Pic was taken at the Roman ruins at Fourviere

Last week I took you along on a food tour of Lyon and showed you where we stayed. This week we’ll be checking out more of the sights.

Cathedrale St-Jean

Each of the neighbourhoods in Vieux or Old Lyon are named after the churches in those neighbourhoods. We have St-Georges to the south, St-Jean in the middle and St-Paul to the north. The area we stayed in was St-Jean, one of the traditionally more wealthy of the neighbourhoods.

Cathedrale St-Jean is, as many churches we looked at seemed to be, in a state of almost constant scaffold and renovation. It was built between the 11th and 16th century, with the facade completed in 1480. I was drawn – as you’d probably expect me to be – to the astronomical and astrological clock.


I told you last week about the traboules and how these alleys were used by the silk traders as a convenient shortcut, keeping their precious fabrics dry as they went from the workshops to the river. The traboules have, however, been in Lyon at least since the 4th century.

Back in the day, Lyon was a bit of a poster child for the Roman Empire. Lugdunum as they called it – which doesn’t have quite the same ring as Lyon – was important partly because it was a handy stop-over point, but mostly because it has two rivers. The Rhone curves through the centre of Lyon as does the Saone. It was, for many years, the capital of the Gaulish Roman Territories.

Anyways, once the Romans reluctantly left town, the aqueducts bringing water to the city started to fail – a little like an iPhone at the end of its warranty. People started building closer to the river and the first traboules were built around this time to allow people to get from their homes to the water quicker.

Which brings me back to Fourviere. The Romans built Lugdunum on the slopes of Fourviere more than 2000 years ago. Yes, we’re talking BC – but when we’re talking millennia, do the exact details really matter? It’s still very well preserved and well worth visiting – although it’s far better to catch the funicular up here than it is to walk.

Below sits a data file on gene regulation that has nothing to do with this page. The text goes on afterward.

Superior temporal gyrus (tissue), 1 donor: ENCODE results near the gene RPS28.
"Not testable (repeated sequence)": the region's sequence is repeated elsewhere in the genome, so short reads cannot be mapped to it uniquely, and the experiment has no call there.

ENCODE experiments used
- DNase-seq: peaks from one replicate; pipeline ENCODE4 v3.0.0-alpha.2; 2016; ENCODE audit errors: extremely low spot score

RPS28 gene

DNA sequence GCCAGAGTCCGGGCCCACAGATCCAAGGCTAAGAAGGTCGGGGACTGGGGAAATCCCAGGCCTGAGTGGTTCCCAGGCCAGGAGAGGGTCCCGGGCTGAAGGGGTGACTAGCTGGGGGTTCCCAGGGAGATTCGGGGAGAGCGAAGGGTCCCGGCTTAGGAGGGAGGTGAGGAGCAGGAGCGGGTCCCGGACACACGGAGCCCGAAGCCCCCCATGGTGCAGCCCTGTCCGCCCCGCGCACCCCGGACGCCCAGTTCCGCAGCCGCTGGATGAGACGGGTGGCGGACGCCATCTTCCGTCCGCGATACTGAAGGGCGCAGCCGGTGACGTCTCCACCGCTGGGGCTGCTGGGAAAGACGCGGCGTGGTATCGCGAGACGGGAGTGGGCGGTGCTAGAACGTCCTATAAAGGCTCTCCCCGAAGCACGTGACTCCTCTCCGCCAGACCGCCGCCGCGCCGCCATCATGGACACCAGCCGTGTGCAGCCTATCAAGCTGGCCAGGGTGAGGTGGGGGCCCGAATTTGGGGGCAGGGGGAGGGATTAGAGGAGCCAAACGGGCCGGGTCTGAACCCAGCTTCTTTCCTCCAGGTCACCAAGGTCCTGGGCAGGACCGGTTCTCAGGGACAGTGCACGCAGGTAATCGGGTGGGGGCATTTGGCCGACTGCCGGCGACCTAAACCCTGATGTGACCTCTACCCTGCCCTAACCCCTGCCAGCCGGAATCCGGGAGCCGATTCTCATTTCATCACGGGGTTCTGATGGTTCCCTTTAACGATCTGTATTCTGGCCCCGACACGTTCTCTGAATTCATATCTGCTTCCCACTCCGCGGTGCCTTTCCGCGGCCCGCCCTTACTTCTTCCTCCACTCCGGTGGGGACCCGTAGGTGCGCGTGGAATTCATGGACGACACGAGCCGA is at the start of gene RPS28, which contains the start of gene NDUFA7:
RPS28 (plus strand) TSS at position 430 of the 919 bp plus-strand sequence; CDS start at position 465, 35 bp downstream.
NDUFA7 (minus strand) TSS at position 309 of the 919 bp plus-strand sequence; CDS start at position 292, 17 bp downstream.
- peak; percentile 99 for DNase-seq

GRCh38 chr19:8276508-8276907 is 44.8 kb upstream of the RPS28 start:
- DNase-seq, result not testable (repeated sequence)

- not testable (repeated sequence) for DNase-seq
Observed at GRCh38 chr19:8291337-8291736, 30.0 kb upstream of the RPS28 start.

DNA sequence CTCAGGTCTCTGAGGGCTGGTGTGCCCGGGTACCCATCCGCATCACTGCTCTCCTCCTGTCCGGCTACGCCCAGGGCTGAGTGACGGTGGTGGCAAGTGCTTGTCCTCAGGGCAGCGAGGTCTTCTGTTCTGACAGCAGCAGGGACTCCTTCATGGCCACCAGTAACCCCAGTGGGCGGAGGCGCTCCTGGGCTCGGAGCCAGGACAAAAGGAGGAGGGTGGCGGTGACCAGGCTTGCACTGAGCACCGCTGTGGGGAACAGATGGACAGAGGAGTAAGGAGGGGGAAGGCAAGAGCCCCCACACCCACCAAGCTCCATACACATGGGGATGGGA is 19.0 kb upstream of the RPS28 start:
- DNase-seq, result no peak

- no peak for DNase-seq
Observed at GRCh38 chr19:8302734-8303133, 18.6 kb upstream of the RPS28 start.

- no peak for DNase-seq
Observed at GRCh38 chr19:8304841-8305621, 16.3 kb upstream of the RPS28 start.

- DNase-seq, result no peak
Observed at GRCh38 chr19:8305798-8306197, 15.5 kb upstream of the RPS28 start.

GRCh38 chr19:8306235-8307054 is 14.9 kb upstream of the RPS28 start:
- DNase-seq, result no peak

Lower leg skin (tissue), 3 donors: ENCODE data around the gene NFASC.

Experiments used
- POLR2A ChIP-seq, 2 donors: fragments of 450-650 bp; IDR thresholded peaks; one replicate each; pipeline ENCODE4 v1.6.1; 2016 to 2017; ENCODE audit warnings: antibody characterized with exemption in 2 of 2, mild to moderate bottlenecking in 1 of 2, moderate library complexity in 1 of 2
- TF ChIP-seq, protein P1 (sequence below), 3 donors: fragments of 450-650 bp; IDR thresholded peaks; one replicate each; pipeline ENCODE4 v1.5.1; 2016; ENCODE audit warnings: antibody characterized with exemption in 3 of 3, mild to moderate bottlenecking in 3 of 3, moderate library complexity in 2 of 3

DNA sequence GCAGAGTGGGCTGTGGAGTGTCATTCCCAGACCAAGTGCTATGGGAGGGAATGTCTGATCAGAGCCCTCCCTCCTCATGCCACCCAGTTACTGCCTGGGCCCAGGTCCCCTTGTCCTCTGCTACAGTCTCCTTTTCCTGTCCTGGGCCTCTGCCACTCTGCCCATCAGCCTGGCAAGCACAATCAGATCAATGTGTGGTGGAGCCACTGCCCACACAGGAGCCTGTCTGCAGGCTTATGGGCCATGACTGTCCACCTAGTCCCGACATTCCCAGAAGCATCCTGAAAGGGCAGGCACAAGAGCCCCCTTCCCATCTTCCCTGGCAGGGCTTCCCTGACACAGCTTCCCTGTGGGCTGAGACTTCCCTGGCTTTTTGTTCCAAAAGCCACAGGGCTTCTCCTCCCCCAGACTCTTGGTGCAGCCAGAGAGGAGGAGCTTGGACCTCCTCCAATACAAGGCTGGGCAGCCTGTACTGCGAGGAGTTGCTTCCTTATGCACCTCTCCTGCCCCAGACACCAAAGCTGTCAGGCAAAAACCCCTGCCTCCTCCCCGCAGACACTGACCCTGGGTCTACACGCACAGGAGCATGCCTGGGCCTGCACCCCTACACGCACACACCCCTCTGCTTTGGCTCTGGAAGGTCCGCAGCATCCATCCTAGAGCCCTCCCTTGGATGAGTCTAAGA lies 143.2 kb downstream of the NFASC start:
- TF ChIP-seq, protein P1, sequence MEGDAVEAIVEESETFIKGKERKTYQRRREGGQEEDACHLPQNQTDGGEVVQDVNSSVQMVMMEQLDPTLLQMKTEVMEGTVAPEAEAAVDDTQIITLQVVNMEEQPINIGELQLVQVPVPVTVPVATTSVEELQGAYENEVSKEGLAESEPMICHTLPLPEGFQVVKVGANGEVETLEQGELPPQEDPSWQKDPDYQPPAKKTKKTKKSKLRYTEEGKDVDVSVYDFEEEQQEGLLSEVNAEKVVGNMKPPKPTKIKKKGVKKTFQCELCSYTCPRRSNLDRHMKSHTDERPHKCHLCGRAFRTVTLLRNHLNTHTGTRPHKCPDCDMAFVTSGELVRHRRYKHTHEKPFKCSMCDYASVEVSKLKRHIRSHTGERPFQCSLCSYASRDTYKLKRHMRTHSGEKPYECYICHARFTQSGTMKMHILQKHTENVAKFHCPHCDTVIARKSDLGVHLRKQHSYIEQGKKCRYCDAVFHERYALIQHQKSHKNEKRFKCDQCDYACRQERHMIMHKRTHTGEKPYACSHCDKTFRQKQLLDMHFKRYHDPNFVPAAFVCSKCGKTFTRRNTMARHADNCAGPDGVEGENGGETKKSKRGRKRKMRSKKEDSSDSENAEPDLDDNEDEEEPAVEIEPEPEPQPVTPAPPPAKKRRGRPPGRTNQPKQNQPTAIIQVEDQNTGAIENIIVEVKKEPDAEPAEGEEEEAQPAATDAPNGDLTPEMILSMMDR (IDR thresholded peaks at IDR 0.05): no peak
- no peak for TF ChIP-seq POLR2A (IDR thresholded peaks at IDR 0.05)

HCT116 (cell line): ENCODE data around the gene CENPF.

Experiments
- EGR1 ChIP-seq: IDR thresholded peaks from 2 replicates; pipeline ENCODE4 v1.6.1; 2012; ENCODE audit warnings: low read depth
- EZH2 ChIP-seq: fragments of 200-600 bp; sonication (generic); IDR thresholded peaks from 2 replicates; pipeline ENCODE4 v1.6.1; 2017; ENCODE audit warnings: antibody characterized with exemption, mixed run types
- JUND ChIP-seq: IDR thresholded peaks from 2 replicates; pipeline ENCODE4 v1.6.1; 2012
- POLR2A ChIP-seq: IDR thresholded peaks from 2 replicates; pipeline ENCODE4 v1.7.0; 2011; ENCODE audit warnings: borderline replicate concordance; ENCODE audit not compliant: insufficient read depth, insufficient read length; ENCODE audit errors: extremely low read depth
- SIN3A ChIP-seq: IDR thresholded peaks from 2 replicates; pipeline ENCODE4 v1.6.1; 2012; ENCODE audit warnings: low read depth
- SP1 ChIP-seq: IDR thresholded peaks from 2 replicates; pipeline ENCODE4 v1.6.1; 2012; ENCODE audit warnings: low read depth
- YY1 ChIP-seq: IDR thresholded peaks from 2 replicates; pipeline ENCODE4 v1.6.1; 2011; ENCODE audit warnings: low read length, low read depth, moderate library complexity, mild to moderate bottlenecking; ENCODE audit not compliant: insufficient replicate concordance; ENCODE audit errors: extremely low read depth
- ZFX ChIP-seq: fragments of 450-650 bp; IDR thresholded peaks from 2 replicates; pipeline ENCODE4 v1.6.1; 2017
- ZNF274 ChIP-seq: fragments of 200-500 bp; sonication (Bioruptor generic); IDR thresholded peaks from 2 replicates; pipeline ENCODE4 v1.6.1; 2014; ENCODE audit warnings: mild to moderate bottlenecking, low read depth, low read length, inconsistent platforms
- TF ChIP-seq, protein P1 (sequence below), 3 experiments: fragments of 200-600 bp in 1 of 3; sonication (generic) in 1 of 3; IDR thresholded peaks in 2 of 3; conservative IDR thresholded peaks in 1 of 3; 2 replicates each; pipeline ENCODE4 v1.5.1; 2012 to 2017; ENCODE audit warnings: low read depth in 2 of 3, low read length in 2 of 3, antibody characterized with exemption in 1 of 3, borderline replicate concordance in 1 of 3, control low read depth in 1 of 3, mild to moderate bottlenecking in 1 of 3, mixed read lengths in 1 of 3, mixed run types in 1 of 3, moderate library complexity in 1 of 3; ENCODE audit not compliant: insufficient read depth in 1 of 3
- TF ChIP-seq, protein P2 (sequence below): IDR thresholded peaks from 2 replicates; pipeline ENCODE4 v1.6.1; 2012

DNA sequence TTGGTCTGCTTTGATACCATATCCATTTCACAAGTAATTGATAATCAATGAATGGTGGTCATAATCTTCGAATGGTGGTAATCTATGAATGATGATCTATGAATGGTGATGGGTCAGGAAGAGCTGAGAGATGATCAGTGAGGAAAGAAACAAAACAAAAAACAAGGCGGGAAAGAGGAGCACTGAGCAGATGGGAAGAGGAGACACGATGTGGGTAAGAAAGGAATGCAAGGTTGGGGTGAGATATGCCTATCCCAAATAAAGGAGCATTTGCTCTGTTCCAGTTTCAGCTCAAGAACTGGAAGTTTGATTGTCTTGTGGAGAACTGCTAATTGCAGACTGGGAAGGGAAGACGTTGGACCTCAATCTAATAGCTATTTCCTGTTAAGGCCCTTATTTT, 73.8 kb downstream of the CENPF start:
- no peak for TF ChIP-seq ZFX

The Roman Theatre – Théâtre Romain – was capable of holding an audience of up to 10,000 people. The day we visited we watched a school group rehearse.

There’s a museum you can go look at, but we were entranced by what we found here in the ruins and didn’t bother.

Basilique Notre Dame de Fourviere

As far as French churches go, this one isn’t that old – it is, however magnificent and stands high on the hill with the whole of Lyon below it.

The day that we visited the funicular station at the Basilica was closed so we walked up from the Roman ruins. Even if we hadn’t, stepping into this grand space would have taken our breath away.

There’s part of me that is offended – although I don’t know if offended is the right word – by this outrageous display of wealth and power, and I feel quite hypocritical to be marvelling at it, but it’s impossible to turn away from. I read somewhere (can’t remember where) that all of this opulence could possibly have been to make up for the fact that the Basilica had no real political clout with the powers that be in Rome. Whatever the reason, the mosaics are absolute works of art.

The views from the terrace down to old Lyon and across the river are also pretty spectacular.

It’s Lovin’ Life Linky time…

It’s Thursday, so it’s time to look for our happy and share it about a bit. The Lovin’ Life Linky is brought to you by Team Lovin’ Life: Deep Fried Fruit, DebbishSeize the Day ProjectWrite of the Middle50 Shades of Age,  and, of course, me.

15 Replies to “Lyon”

  1. Ah so much beauty. We didn’t get to the Roman ruins so that is one more reason to go back to Lyon 😉 Fancy a drink some time at Odessa Comptoir? Great photos Jo.

  2. Hi, Joanne – My husband and I were in Spain last year. The “opulent display of wealth and power” in the Churches was very striking. I’m not sure that ‘offended’ was the right word for me either. But my mind reeled with all of the good that money could have done for so many.
    Great post and awesome photos.

  3. I was quite gobsmacked when I saw all the Roman ruins lying around the place in Europe Jo – I just assumed they’d be in Italy for some reason! I also loved all the beautiful architecture and the history that we don’t have in a young country like Australia.

    1. You tend to forget that parts of France were under Roman rule for such a long time. It takes me back to my primary school days and the Asterix and Obelisk cartoon books.

  4. Thank you for helping me learn a little more about world history through your posts and fabulous photos! I’ve seen so little of the world in real life and your posts help me arm chair travel!

    SSG xxx

  5. So beautiful, and perfectly timed as I’m reading this at the airport and it’s helping get me in the mood for Europe and an entirely different world. (And I must admit at the moment I’m not feeling overwhelmingly enthusiastic about it all!)

Comments are closed.